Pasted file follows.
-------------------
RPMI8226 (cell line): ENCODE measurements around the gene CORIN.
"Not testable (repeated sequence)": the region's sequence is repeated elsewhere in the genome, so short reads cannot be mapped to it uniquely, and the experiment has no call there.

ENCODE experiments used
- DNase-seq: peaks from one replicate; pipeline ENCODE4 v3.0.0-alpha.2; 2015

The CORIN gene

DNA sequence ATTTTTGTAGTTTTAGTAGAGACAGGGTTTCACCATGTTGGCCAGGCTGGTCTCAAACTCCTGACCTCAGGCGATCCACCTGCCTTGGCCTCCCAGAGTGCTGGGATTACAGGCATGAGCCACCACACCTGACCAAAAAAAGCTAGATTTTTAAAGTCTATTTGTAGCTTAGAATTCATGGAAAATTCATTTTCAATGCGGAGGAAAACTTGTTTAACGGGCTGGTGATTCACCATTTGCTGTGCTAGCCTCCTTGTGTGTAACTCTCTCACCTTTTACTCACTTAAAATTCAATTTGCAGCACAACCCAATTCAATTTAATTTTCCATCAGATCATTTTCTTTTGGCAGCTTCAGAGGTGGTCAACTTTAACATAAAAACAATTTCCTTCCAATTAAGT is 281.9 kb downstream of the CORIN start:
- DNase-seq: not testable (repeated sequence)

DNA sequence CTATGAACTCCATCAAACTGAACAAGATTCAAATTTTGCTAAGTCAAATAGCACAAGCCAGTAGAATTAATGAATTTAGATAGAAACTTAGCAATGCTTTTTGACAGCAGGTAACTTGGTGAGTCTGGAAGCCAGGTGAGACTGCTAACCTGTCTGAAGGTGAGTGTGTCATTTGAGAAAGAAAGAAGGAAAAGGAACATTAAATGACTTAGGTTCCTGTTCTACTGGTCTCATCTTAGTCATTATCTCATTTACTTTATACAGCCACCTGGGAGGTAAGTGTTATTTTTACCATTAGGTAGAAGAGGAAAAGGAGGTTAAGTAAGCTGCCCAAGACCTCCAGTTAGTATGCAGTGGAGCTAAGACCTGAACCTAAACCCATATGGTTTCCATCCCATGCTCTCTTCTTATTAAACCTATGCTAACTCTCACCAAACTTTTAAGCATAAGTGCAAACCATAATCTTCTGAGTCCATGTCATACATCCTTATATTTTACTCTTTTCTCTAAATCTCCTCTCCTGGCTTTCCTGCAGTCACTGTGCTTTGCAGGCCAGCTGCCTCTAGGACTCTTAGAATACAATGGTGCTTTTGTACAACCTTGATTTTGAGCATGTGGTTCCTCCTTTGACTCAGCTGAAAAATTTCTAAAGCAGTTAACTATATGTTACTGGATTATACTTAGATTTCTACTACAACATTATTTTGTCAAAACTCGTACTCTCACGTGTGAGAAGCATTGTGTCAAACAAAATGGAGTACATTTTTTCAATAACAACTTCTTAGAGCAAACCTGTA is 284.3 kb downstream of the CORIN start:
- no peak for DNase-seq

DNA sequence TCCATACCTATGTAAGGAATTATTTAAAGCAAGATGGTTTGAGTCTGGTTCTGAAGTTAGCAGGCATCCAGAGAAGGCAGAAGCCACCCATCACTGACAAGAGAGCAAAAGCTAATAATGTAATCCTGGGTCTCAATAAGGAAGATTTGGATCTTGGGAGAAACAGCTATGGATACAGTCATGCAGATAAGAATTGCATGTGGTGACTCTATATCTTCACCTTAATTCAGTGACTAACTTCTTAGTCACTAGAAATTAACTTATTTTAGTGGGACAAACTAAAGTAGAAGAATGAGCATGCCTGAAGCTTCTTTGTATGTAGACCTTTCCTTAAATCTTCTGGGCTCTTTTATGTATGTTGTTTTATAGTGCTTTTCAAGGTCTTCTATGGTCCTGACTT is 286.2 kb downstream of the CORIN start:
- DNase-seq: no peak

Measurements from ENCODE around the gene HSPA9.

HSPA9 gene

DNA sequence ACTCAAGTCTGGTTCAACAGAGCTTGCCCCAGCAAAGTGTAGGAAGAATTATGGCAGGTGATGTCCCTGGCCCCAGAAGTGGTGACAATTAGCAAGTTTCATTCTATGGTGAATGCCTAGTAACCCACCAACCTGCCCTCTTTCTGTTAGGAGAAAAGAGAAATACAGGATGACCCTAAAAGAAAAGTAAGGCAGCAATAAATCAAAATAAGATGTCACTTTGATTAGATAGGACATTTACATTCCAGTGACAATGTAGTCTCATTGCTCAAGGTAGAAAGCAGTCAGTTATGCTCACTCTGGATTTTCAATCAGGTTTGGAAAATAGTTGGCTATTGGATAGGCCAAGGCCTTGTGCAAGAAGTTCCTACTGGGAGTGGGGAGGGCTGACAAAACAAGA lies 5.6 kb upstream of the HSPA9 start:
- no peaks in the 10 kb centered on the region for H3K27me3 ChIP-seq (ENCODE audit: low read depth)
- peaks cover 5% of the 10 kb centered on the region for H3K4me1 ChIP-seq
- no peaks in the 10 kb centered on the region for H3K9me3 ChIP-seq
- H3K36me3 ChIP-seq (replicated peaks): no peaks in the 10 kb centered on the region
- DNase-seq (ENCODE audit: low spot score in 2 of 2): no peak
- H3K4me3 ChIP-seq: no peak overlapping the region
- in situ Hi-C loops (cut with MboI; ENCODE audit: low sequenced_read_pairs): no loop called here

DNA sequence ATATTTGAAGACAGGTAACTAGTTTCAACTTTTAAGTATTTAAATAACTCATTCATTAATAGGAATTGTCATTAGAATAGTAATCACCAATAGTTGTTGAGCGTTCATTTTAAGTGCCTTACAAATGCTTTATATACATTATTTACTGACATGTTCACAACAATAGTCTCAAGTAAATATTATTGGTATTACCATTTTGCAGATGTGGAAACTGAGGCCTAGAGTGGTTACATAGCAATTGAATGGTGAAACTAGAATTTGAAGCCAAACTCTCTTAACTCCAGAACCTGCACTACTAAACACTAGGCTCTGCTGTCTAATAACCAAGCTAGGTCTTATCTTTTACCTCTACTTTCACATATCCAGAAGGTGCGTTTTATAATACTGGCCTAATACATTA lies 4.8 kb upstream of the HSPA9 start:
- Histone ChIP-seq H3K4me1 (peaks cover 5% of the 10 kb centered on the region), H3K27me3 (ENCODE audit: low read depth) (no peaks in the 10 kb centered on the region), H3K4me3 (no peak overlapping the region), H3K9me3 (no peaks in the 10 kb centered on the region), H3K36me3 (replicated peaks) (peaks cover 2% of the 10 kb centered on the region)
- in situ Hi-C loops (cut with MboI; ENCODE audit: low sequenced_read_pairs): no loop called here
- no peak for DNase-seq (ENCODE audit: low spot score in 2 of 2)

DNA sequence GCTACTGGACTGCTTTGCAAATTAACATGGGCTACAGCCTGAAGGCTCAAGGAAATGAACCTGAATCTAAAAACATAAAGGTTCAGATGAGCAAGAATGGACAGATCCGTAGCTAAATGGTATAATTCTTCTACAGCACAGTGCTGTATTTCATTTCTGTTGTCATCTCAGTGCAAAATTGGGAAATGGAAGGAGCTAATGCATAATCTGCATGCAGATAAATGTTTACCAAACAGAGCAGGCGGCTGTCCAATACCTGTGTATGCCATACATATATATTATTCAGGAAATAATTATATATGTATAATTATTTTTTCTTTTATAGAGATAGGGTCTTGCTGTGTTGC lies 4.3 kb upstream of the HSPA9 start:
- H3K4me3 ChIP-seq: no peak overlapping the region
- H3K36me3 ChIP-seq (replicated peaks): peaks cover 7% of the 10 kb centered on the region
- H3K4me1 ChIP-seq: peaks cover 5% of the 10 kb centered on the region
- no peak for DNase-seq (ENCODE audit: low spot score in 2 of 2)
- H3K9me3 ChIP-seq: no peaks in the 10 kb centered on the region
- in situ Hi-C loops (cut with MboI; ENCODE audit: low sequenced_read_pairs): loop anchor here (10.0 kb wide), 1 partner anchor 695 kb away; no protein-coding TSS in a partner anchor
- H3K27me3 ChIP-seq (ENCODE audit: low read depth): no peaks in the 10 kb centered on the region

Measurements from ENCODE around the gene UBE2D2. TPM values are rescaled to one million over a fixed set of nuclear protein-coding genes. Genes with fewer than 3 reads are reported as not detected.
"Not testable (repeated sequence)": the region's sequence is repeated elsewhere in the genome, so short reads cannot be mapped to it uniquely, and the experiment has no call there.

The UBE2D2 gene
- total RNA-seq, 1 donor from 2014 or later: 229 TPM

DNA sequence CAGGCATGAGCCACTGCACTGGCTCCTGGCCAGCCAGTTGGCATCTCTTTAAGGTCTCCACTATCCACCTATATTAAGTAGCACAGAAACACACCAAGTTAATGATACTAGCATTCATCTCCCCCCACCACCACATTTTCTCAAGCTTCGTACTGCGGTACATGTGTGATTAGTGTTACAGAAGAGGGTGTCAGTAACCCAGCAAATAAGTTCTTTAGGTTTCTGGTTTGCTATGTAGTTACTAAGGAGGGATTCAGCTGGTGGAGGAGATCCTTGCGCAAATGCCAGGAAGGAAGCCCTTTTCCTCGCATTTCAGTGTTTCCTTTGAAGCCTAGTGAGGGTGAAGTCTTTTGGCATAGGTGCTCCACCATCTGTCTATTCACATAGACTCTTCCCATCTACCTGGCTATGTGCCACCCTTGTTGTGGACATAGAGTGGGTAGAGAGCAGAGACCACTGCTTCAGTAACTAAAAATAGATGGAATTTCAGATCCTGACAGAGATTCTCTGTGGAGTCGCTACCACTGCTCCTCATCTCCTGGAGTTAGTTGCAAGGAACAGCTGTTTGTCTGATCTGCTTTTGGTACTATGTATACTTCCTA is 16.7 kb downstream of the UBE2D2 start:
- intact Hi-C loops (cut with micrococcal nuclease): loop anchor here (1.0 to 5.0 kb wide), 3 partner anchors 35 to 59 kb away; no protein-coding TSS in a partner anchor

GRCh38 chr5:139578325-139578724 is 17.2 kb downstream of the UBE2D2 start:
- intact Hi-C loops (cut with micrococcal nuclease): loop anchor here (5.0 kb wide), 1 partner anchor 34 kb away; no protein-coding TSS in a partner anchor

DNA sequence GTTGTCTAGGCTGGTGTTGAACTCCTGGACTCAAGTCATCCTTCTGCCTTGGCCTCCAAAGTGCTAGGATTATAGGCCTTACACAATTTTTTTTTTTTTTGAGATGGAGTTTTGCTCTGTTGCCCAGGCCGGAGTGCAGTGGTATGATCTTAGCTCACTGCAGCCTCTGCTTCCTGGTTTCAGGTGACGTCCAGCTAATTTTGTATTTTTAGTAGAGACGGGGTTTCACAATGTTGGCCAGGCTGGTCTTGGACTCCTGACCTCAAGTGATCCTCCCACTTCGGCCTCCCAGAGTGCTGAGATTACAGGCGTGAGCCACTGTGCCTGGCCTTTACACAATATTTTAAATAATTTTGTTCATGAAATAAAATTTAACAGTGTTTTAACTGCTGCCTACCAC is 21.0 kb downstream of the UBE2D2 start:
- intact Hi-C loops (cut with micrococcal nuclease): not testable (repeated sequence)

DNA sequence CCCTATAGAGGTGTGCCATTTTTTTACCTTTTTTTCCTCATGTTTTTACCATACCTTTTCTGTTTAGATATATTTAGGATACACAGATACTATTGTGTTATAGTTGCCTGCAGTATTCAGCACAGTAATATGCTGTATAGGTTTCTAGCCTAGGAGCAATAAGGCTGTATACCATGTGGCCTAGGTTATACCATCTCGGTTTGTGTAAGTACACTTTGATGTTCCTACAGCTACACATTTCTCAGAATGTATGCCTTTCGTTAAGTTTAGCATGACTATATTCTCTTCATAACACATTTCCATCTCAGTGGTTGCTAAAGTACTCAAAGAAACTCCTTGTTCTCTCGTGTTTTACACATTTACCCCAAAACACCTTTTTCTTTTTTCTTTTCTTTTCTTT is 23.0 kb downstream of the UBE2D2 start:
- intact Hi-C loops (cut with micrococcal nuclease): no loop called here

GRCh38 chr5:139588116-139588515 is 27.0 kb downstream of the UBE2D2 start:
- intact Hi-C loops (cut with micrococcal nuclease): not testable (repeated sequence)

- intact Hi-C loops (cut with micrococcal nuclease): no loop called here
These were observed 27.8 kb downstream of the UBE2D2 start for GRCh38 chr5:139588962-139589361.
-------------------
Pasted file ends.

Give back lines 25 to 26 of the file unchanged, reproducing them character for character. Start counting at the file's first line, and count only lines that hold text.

- no peak for DNase-seq (ENCODE audit: low spot score in 2 of 2)

DNA sequence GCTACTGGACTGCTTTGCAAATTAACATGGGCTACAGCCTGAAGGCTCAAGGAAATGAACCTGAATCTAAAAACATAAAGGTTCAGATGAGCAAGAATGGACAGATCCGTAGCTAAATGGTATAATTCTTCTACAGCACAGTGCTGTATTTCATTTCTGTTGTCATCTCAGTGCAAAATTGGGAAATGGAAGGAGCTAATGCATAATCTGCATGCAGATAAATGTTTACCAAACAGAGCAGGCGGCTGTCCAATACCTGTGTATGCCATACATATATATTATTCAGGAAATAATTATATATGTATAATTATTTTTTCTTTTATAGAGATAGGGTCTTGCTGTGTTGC lies 4.3 kb upstream of the HSPA9 start: